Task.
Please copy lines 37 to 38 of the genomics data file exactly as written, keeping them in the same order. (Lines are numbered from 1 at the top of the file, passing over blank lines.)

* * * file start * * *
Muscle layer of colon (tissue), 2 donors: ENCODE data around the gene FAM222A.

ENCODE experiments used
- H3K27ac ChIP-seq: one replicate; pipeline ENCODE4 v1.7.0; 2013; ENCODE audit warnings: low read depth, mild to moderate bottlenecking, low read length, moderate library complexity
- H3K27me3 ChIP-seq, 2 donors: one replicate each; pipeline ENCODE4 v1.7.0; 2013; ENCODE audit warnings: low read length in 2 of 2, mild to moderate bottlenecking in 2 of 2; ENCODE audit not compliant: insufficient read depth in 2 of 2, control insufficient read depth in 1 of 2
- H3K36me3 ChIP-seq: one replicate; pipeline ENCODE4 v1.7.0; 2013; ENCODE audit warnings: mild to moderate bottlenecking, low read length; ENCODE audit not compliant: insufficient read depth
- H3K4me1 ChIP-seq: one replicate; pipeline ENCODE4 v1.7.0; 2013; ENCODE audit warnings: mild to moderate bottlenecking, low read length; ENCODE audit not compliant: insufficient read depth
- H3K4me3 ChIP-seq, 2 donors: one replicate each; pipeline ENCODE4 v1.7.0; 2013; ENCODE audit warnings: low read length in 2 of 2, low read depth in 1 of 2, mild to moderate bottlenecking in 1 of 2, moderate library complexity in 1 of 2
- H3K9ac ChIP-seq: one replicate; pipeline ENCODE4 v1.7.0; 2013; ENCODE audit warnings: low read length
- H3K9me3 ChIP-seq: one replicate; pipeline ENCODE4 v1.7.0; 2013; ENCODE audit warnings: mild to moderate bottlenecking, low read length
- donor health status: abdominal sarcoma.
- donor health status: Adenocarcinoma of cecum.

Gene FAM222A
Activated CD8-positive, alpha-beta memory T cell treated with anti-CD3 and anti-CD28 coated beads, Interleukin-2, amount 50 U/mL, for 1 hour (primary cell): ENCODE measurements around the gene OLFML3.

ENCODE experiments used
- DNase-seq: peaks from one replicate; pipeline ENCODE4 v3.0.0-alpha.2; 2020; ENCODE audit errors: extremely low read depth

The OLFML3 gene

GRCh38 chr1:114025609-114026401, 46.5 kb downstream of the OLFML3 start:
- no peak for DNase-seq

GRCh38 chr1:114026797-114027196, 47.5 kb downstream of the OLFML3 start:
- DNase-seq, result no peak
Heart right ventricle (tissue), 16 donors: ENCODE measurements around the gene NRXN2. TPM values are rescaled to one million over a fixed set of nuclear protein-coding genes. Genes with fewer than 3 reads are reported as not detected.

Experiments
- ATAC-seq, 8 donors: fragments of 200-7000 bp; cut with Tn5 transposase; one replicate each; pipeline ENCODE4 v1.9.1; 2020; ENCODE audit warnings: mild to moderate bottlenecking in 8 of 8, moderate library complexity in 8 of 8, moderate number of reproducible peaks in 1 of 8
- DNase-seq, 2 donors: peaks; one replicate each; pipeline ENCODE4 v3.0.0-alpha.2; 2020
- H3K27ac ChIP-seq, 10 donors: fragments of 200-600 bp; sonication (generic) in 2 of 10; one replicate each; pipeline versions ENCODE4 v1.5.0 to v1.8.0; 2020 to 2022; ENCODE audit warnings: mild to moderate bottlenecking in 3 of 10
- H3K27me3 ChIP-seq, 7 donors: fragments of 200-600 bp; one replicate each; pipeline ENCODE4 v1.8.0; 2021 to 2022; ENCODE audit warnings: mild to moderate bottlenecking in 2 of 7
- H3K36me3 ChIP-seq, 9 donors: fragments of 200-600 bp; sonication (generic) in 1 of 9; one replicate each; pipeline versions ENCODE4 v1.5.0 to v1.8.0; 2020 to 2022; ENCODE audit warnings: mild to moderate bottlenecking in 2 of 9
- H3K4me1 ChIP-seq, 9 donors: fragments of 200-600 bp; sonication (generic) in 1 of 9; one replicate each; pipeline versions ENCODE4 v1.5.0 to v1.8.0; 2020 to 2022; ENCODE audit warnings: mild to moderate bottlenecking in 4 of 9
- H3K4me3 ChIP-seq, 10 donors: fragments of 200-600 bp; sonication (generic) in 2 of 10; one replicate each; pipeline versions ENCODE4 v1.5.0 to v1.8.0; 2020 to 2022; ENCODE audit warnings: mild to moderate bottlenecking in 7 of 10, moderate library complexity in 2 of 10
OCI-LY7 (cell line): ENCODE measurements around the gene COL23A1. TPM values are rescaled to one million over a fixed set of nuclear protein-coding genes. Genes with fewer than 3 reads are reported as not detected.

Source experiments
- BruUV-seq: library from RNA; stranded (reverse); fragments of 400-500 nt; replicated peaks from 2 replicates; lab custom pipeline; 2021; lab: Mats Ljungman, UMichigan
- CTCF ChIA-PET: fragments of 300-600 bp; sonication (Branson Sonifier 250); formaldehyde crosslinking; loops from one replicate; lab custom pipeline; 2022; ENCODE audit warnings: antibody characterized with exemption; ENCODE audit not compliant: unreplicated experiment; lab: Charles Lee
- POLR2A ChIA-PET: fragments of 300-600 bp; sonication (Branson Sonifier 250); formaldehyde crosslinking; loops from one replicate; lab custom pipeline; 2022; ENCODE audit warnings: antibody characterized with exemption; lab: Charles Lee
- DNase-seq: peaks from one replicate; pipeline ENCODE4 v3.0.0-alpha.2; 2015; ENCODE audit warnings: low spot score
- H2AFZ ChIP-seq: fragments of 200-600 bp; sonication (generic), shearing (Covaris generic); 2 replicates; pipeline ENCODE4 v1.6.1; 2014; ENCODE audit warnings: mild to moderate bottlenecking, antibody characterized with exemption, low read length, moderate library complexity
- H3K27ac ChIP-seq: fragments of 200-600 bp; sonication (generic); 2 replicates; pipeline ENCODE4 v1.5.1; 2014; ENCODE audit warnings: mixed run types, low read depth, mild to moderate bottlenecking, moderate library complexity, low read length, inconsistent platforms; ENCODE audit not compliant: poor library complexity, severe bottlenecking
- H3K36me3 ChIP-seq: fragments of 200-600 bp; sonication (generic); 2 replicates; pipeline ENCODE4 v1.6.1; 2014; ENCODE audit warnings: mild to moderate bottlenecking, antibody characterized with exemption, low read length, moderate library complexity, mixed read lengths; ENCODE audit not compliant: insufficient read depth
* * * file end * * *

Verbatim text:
- H3K27ac ChIP-seq: fragments of 200-600 bp; sonication (generic); 2 replicates; pipeline ENCODE4 v1.5.1; 2014; ENCODE audit warnings: mixed run types, low read depth, mild to moderate bottlenecking, moderate library complexity, low read length, inconsistent platforms; ENCODE audit not compliant: poor library complexity, severe bottlenecking
- H3K36me3 ChIP-seq: fragments of 200-600 bp; sonication (generic); 2 replicates; pipeline ENCODE4 v1.6.1; 2014; ENCODE audit warnings: mild to moderate bottlenecking, antibody characterized with exemption, low read length, moderate library complexity, mixed read lengths; ENCODE audit not compliant: insufficient read depth